Child killer Turcotte 'ideal candidate' for release

A psychiatrist tells a mental health board that Guy Turcotte, an ex-MD who killed his children, is a changed man now and should rejoin the world.

Quebecer seeks freedom after found not responsible for deaths of 2 kids

Guy Turcotte was found not criminally responsible last July in the deaths of his two children. (Canadian Press)

The mental health review hearing for a former Quebec cardiologist found not criminally responsible for killing his two children resumed with testimony from a psychiatrist, who said Guy Turcotte poses no danger to the public.

Dr. Louis Morissette told the board of Montreal's Pinel Institute on Thursday that Turcotte no longer shows any signs of mental illness.

Turcotte is appealing for release, less than a year after he was found not responsible in the deaths and sent to the facility.

He admitted he stabbed his children, Anne-Sophie, 3, and Olivier, 5, in February 2009 in a rented home north of Montreal,

The 39-year-old physician was charged with first-degree murder, but denied intent, claiming he was deeply distraught about the collapse of his marriage.

In 2011, a jury decided Turcotte was suffering from a mental disorder at the time of the killings.

While the hearing unfolded inside the Pinel Institute on Thursday, Turcotte's ex-wife, Isabelle Gaston, stood outside flanked by dozens of supporters who oppose his release.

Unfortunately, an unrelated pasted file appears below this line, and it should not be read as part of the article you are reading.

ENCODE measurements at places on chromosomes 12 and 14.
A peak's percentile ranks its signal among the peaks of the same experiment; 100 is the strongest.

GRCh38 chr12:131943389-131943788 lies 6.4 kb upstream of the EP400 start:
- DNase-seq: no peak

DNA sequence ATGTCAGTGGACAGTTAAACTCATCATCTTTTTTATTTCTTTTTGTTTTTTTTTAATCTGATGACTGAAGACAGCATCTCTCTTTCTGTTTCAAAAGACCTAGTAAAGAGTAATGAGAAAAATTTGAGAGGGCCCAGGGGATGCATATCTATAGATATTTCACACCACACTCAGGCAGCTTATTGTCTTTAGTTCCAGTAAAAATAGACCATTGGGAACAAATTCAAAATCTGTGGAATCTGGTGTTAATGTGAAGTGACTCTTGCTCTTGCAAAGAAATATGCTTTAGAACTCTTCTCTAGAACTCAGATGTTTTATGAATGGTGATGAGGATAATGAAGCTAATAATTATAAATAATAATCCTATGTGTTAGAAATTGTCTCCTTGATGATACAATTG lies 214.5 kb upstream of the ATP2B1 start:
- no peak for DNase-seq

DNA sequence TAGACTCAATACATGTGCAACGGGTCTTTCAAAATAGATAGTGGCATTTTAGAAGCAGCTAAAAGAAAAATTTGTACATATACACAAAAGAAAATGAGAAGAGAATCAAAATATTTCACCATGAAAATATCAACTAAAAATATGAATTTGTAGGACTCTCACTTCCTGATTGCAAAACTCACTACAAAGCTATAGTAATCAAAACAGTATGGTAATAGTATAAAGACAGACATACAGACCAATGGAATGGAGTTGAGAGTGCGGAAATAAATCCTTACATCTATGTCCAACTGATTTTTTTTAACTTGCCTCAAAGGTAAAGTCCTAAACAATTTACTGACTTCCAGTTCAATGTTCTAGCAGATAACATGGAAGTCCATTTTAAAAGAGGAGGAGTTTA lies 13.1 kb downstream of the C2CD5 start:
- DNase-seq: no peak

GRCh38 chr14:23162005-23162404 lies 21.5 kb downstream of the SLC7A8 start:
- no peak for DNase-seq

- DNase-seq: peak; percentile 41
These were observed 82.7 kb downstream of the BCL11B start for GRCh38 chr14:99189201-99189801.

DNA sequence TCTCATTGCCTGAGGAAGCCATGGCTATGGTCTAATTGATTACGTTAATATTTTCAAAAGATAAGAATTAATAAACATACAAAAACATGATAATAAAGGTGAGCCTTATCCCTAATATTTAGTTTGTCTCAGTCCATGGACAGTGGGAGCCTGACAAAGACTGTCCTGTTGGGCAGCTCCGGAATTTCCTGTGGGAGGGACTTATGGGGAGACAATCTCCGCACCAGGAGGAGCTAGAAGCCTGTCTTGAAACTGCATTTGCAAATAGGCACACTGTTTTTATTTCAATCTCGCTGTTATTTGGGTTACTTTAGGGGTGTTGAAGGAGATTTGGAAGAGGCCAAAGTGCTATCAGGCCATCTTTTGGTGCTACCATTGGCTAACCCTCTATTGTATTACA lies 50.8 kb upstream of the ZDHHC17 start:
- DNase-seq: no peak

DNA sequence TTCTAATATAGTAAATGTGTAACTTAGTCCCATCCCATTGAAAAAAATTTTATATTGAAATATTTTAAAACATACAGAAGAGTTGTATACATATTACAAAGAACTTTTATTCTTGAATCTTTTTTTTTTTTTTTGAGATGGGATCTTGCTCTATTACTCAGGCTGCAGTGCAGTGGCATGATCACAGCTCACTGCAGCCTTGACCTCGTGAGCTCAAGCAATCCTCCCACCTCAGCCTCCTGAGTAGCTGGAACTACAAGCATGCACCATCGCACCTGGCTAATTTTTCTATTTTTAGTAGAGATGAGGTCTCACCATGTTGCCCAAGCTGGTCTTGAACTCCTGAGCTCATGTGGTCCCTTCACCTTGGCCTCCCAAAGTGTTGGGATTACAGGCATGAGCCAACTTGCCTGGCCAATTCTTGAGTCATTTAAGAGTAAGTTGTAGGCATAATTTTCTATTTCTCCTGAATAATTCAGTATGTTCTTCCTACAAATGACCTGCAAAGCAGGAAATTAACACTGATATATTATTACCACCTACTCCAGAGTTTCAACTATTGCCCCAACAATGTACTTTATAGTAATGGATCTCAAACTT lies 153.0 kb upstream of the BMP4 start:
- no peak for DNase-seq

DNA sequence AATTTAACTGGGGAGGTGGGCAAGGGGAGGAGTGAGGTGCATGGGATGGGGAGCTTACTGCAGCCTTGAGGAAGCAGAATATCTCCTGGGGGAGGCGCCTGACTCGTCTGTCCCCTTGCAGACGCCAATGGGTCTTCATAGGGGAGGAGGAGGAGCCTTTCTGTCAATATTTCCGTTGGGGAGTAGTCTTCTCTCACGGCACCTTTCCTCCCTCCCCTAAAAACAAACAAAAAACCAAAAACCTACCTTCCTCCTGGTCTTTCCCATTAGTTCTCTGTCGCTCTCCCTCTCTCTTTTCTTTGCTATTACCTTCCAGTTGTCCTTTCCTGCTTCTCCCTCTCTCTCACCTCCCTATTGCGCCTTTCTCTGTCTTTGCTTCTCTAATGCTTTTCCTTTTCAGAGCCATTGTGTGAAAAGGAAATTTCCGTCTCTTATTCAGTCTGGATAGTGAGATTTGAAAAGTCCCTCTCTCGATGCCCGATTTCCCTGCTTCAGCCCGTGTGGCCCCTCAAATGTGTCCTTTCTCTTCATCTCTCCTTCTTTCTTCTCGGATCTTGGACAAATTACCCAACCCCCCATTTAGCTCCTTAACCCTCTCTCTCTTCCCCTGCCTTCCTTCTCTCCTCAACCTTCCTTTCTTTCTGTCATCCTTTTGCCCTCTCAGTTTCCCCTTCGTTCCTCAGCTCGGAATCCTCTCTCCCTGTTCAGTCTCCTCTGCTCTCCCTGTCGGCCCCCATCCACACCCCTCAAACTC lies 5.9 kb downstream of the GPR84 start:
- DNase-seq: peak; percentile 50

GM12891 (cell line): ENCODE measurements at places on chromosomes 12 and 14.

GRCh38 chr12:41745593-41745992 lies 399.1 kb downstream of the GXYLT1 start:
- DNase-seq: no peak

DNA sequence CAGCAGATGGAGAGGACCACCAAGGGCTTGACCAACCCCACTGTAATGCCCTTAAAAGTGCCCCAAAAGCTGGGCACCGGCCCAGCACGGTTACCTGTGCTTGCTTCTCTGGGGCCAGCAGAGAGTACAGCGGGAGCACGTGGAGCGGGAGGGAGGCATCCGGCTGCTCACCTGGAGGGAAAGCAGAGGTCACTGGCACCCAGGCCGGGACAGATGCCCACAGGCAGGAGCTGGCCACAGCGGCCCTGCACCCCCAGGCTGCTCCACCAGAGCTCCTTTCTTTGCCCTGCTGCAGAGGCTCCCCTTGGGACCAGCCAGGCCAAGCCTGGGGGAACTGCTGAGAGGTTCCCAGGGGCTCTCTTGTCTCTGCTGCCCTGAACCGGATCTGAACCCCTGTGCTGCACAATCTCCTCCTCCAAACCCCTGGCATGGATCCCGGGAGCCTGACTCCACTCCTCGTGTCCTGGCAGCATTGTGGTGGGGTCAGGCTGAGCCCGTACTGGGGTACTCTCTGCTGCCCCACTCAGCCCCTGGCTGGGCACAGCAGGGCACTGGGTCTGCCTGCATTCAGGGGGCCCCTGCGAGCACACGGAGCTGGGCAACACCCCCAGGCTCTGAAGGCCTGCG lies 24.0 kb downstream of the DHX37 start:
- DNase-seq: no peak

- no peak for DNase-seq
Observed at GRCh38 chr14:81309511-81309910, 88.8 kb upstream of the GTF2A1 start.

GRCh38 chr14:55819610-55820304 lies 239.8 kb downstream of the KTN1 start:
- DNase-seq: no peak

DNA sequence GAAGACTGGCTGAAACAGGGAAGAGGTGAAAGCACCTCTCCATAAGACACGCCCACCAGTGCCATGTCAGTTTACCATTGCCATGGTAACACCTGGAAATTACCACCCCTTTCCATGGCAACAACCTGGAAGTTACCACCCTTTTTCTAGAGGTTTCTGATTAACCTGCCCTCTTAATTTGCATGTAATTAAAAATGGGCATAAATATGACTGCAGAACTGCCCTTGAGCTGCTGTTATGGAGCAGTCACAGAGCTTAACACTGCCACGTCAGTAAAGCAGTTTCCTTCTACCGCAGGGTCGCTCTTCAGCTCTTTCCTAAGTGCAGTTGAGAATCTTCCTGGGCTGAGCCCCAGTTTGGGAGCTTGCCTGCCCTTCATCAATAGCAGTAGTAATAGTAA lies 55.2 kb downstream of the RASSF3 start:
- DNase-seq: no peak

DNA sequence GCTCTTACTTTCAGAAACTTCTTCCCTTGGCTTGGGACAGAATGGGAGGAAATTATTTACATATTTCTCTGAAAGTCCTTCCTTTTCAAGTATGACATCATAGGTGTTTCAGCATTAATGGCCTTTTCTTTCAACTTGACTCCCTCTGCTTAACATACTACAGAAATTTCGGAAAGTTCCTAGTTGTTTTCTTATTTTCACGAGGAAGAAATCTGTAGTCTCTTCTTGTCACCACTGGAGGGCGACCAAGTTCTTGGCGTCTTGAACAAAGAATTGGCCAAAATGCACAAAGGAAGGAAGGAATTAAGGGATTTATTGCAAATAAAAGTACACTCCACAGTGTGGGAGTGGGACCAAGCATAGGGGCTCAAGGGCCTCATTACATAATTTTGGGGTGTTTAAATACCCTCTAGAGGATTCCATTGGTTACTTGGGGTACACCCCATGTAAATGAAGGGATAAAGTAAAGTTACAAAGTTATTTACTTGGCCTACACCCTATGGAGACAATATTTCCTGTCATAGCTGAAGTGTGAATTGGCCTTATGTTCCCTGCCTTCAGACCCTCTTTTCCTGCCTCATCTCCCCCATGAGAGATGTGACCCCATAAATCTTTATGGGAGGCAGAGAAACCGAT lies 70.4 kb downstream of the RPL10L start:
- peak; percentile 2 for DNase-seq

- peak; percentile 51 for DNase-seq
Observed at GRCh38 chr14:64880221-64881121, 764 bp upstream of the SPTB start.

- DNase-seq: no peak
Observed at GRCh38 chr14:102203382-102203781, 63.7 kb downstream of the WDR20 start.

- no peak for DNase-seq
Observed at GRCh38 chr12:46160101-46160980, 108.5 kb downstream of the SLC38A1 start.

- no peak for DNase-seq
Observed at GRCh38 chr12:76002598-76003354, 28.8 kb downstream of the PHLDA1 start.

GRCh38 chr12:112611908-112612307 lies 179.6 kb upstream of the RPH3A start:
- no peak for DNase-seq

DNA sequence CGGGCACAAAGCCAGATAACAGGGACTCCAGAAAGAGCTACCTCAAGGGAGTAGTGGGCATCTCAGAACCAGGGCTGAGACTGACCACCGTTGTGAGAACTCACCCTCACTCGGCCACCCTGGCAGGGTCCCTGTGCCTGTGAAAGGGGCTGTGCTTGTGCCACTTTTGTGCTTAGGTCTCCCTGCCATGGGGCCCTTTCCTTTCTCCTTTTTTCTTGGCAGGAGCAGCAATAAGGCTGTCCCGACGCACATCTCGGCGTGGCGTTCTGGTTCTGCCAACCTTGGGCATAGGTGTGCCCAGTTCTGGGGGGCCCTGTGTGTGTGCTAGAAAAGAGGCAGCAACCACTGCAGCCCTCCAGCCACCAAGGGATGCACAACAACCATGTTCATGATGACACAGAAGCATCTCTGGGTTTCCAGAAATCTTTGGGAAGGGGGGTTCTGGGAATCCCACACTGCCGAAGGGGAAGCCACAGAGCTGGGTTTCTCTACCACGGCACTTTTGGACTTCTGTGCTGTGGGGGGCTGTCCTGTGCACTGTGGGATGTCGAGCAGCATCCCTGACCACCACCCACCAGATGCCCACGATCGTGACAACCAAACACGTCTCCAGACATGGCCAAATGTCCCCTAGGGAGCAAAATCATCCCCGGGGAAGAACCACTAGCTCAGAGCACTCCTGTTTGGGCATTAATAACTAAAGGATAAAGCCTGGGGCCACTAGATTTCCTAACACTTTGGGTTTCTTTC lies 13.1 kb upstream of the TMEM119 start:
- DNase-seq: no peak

"No one is going to make me believe that he is not dangerous," Gaston said, as she went over the evidence emerging from the hearing.

"He was depressed during the preliminary inquiry, he was depressed during his trial, and then, miraculously, after his verdict, my goodness, he doesn't need his antidepressants anymore? He's functional? He's happy, he's got goals, he wants kids, he wants a new girlfriend?"

"I'm tired that no one sees that he is a chameleon, he changes his tune according to the situation."

Mental health board review takes months

Hearings at the institute began last fall to determine whether Turcotte should be freed.

In November, a psychiatrist from the institute who examined Turcotte said he should be detained for at least another year for treatment.

Turcotte told the board earlier this year that he wants therapy and eventually wants to return to practising medicine.

On Thursday, the hearing continued, with two psychiatrists scheduled to speak on his behalf.

Morissette told the board that man who killed his two children in 2009 and the man at today's hearing are like two different people.

He said if Turcotte were released, he would be willing to follow him as his attending physician.

This phase of Turcotte’s hearing is scheduled to wrap up Friday.

The board can take up to 90 days to render its decision after the hearing concludes.